KUSA- The drumming began shortly before noon: an acknowledgement of service with a song dedicated to the flag they served.
"It's akin to being a member of the tribe," said Amber Longoria, a U.S. Navy Veteran.
On this Veterans Day, Native American veterans received special recognition at CU Denver.
"It really just expanded my horizons," said U.S. Navy Veteran Reed Zephier.
About a third of all the men in tribal communities served in the U.S. military— a higher percentage than any other ethnic group.
Overall, there are an estimated 200,000 Native American veterans, along with another 130,000 currently in the military today.
"American Indian and Alaskan Natives are well overrepresented, in fact, the most overrepresented of the racial and ethnic groups among military personnel," said Professor Spero Manson is with the Centers for American Indian and Alaska Native Health at the Colorado School of Public Health at the CU Anschutz Medical Campus.
Professor Manson has conducted landmark studies on the Native American veteran experience and found they face unique challenges, once their military service ends-- including access to VA care and efforts to address Post-Traumatic Stress Disorder.
"Mental illness remains highly stigmatized in Indian and Native communities," he said.
Amber Longoria and Reed Zephier are both Native American veterans, but their experiences differ.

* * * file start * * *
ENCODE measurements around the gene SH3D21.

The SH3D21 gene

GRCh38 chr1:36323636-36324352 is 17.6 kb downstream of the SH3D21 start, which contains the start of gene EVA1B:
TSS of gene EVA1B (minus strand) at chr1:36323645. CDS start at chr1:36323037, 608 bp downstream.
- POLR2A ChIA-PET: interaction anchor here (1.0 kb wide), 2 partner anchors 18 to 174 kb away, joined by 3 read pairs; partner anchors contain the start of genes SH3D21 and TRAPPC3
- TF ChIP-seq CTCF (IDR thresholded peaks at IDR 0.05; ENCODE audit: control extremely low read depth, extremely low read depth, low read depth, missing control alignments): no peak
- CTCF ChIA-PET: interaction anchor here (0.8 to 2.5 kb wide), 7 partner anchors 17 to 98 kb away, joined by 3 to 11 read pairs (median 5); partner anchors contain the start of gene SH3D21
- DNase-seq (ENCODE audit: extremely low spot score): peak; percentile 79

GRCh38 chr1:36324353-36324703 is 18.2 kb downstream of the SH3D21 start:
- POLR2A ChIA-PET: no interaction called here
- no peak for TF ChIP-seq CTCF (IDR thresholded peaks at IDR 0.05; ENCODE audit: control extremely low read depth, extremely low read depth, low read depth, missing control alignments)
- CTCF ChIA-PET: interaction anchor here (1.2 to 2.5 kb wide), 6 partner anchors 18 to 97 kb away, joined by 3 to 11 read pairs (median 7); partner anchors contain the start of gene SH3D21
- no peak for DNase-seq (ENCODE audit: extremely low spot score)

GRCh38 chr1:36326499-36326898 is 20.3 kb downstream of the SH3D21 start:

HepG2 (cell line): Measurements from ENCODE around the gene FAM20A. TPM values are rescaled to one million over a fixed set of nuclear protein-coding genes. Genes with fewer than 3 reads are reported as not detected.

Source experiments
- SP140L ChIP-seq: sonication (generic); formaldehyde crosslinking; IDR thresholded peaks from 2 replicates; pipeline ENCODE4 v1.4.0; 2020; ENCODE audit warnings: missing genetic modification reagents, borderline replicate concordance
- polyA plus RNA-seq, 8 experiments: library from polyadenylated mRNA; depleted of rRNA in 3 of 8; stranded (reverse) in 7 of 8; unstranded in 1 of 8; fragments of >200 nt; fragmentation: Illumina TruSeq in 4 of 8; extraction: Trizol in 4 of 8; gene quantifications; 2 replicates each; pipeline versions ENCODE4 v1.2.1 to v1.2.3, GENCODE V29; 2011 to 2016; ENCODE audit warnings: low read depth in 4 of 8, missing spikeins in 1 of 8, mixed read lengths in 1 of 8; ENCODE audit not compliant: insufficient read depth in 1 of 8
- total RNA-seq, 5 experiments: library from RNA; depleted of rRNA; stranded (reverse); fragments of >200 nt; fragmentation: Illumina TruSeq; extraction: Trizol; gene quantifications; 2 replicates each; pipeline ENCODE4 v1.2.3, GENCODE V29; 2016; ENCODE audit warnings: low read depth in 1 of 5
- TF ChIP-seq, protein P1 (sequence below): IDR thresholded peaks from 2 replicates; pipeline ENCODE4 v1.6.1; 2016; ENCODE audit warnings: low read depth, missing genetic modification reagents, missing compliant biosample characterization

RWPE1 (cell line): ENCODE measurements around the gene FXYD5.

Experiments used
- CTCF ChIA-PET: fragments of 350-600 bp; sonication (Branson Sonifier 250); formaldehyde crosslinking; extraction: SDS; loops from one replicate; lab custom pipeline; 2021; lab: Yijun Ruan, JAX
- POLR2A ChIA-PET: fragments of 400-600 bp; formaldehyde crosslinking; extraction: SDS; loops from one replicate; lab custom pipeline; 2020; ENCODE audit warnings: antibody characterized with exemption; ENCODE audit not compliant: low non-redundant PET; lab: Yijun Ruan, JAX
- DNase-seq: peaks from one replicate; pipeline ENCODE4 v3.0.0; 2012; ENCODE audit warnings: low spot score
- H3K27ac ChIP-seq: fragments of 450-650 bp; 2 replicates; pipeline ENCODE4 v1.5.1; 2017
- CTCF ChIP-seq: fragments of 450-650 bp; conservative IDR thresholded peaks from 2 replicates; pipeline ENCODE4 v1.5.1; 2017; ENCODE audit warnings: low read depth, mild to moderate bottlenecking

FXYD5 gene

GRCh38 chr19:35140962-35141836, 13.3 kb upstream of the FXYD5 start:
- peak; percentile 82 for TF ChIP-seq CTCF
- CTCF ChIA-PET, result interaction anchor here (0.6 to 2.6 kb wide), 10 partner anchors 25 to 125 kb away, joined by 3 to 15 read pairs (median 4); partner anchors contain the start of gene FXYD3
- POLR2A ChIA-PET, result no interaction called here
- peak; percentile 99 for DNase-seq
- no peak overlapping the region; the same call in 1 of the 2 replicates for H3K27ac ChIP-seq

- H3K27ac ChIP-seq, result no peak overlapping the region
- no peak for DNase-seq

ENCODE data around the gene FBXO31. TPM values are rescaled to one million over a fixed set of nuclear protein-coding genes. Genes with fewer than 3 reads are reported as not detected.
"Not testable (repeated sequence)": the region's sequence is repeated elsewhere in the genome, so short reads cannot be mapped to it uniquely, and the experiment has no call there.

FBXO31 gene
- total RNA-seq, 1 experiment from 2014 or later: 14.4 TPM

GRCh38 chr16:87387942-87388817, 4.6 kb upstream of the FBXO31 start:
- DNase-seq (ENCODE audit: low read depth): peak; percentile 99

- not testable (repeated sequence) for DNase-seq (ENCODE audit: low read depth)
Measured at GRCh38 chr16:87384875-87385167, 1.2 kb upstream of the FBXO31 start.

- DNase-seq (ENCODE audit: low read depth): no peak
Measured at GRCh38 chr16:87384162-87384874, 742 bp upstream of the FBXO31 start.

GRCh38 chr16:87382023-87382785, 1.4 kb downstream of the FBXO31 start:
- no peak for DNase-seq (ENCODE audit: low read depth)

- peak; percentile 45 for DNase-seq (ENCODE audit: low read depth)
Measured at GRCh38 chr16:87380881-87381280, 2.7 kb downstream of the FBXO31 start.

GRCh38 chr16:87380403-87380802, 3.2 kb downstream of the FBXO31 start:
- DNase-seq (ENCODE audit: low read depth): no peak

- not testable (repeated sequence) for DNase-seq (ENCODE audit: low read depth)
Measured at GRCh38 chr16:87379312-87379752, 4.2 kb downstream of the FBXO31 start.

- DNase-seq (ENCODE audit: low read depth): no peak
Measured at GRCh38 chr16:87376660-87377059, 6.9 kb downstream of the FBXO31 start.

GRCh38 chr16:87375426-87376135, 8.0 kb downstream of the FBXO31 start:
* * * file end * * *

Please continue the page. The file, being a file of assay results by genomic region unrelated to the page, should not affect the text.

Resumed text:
Longoria struggled after leaving the Navy and had contemplated suicide.
"I was struggling to stay afloat. But, really, I was drowning," she said. "I came very close. And it has to do with a lack of mission, lack of having a purpose."
Zephier joined the Navy because his grandfather had served, too and credits his family with helping ease his return home.
"My family was there before, during and after the military and having their support," he said. "I probably couldn't have done it without them."
It is that kind of support that Professor Manson says is critical for all veterans, including those who are Native American.
"I think we're increasingly appreciative of that, but it's been a long time in coming," he said.
Professor Manson says the Native American cultural traditions are starting to make their way into residential treatment programs for PTSD, including one called "The Wiping of Tears Ceremony." He said it gives veterans a chance to express some of the distress they are feeling, in keeping with some of their traditions.
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